Short: What is Communism?
In a nutshell: Communism - BAD! Democracy - GOOD! Add a little propaganda, some
misplaced patriotism, a heapin' helpin' of BS - stir briskly, bake and serve.
It Came From Outer Space (in 3-D!)
I didn't realize that the 3-D effect was achieved by almost completely blacking out the
right glass lens. Because of this, intertwined with the movie's rather slow start, I dozed
Son of Blob
Larry Hagman, Burgess Meredith and Dick Van Patten team up to take on the titular
oozing ball of destruction. Actually, the fearsome threesome only provide cameos. Lots of
fun. The coup de grace being a THE END?! finish. Directed by Hagman, the IMDB lists this as: "The film
A short film featuring Bela Lugosi and Boris Karloff. Lugosi plays a doctor, who
disfigures Karloff's face in order to blackmail him into killing off some of Bela's
adversaries (or else he'll be scarred for life). Even though I yelled out,
"Nevermore!" at various instances throughout the film, it didn't help in
adhering it to the Poe classic. Forgettable.
Joe Friday, from "Dragnet", plays a Rod Serling-esque character who gives us
a "What if?" scenario where a typical man, with a typical life, in a typical
house, with a typical family suddenly wakes up to discover that his town had been overrun
with - *cue ominous trumpet fanfare* - COMMUNISTS! Entertaining, but at the same time,
Robert Vaughan plays a...*ahem*..."teenage" caveman in this Roger Corman
classic. Scott, from Stomp Tokyo,
summed it up best by saying, "Leave it to Corman to make the first prehistoric legal
thriller." That Scott, what a card!
Five Million Years to Earth (aka Quatermass and the Pit)
Ain't nothing like a stuffy British movie to put me right to sleep.
"Slime people got..small fingers.." Oops, sorry. An airplane pilot lands in
L.A. to refuel, only to discover that it has been invaded by - say it with me, folks -
SLIME PEOPLE! Easy pickins for comic quips and random tom-foolery.
Faster Pussycat! Kill! Kill!
Russ Meyer tells the provocative story of a threesome of buxom women who drive fast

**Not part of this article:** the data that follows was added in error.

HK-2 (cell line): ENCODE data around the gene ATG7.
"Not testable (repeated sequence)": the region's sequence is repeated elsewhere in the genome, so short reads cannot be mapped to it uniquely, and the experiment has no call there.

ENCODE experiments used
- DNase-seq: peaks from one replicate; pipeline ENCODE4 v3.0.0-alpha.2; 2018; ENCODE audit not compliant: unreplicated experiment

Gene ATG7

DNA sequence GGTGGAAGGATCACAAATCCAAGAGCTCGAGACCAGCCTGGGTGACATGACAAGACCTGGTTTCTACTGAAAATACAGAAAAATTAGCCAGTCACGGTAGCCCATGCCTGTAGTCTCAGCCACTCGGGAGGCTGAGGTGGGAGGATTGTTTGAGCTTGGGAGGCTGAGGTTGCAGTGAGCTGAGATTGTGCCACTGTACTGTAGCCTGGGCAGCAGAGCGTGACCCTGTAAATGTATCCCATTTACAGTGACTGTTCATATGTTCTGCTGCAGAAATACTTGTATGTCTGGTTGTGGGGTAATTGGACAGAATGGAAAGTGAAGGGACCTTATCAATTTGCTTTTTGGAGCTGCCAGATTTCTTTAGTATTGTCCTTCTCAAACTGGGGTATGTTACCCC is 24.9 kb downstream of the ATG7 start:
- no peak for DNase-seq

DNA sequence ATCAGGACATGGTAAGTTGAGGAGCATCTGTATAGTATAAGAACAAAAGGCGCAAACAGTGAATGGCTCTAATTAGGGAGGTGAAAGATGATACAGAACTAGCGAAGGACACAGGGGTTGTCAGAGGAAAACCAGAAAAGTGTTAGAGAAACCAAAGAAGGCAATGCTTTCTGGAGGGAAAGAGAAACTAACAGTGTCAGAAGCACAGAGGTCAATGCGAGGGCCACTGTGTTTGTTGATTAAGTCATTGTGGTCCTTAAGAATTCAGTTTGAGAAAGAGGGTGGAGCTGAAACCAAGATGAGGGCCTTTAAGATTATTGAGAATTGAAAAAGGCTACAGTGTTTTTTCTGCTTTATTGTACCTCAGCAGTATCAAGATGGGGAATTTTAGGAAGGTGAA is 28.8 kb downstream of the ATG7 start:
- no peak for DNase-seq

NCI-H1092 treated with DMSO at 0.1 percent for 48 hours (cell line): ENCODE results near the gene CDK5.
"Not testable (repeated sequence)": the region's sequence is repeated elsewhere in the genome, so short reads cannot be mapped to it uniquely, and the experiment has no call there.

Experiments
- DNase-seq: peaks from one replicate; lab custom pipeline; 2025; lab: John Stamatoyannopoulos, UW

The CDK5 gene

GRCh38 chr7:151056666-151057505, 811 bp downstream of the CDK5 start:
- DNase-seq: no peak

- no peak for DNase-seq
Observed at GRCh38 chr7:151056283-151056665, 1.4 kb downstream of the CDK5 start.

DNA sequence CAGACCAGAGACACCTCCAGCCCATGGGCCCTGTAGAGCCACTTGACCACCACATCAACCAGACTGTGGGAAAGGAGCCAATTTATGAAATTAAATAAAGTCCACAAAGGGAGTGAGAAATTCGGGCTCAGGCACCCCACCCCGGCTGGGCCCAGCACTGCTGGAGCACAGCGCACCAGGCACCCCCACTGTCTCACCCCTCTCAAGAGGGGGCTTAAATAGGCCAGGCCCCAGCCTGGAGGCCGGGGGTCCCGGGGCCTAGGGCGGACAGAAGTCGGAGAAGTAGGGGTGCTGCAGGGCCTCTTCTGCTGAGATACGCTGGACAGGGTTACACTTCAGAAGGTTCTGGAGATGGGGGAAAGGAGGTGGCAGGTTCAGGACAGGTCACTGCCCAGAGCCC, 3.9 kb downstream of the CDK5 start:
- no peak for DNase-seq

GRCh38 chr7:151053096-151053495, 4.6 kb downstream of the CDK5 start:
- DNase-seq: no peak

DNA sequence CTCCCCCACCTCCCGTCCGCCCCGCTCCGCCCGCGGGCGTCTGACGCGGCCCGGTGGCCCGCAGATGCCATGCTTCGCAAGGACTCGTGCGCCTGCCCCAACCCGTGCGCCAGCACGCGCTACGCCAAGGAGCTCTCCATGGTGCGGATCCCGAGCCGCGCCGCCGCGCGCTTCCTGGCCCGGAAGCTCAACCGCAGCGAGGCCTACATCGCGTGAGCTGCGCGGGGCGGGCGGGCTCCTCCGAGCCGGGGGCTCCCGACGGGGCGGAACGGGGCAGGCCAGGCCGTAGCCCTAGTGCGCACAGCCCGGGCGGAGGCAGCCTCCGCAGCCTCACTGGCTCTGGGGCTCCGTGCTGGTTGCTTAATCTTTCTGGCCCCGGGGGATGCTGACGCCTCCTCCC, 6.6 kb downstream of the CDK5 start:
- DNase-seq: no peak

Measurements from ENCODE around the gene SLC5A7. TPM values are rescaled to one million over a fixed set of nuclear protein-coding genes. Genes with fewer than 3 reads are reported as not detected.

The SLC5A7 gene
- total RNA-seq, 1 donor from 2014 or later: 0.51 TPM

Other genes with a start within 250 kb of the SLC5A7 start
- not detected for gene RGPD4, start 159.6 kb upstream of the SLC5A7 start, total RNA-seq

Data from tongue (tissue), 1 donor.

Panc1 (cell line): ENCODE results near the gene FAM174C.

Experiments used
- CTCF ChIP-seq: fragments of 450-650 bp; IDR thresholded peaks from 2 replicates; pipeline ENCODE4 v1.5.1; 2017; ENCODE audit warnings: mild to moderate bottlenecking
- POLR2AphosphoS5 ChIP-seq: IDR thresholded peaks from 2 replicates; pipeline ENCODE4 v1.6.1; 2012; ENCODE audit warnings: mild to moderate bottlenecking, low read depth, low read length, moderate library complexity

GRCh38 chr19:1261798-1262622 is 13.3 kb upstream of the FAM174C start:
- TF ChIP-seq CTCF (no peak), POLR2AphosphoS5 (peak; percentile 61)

cars, talk tough, break into random dancing, and are not afraid to whoop some tail.
Interestingly, the projectionist misframed the first quarter of the film, causing the actress's heads to be cut off. So,
essentially, what we had were these enormous breasts conversing amongst each other. Though
this might've been annoying in any other director's picture, for a Russ Meyer film, it
seemed rather fitting. It just cut right to the point.
After Faster, Pussycat! finished, the house lights came on revealing a worn and
haggard crowd of B-movie enthusiasts. The Jabootu Party, all 20 some odd of us, helped
clean up the various wrappers, cups, paper plates (lots of paper plates), etc. We
then decided to head back to Ken's mother's house, where the majority of us would be
staying, and order some pizza, drink alcohol, and converse. (Note to self: Next year, do not
joke that Ken's Mom doesn't allow alcohol in the house. I was nearly strangled for that
half-baked attempt at humor.)
So, we packed up the cars with both the junk food receptacles and ourselves, and headed
home. Upon arriving at Mrs. Begg's, everyone got comfortable - some in the kitchen, some
in the living room. The festivities revolved around drinking, talking, and basically
having a good ole time. Ken took orders for food (His treat! The man is a saint!),
and the party turned into a game of Ten Little Indians as we talked well into the
night - every once in a while, someone would succumb to their sleep deprivation, and
disappear into a dark recess of the house to pass out. It was almost 2 before us die-hards
decided to call it a night.
The next morning was a tornado of good-byes, coffee and David Hasselhoff's Starcrash.
(Dave, you never fail to amaze me.) We also snuck in one last peek at Mae West in Sextette.
All in all, this was the most fun I had in a long time. The event itself was a blast,
and you couldn't ask for a nicer group of folks. It will be take some extraordinary
circumstances for me to miss next year, and I sincerely hope that everyone else I met will
make a triumphant return in 2001.
Thanks again, Ken!
Don't want to take my word for it? Check out these musings from other
The Bad Movie
Jabootu's Bad Movie Dimension
Oh, the Humanity!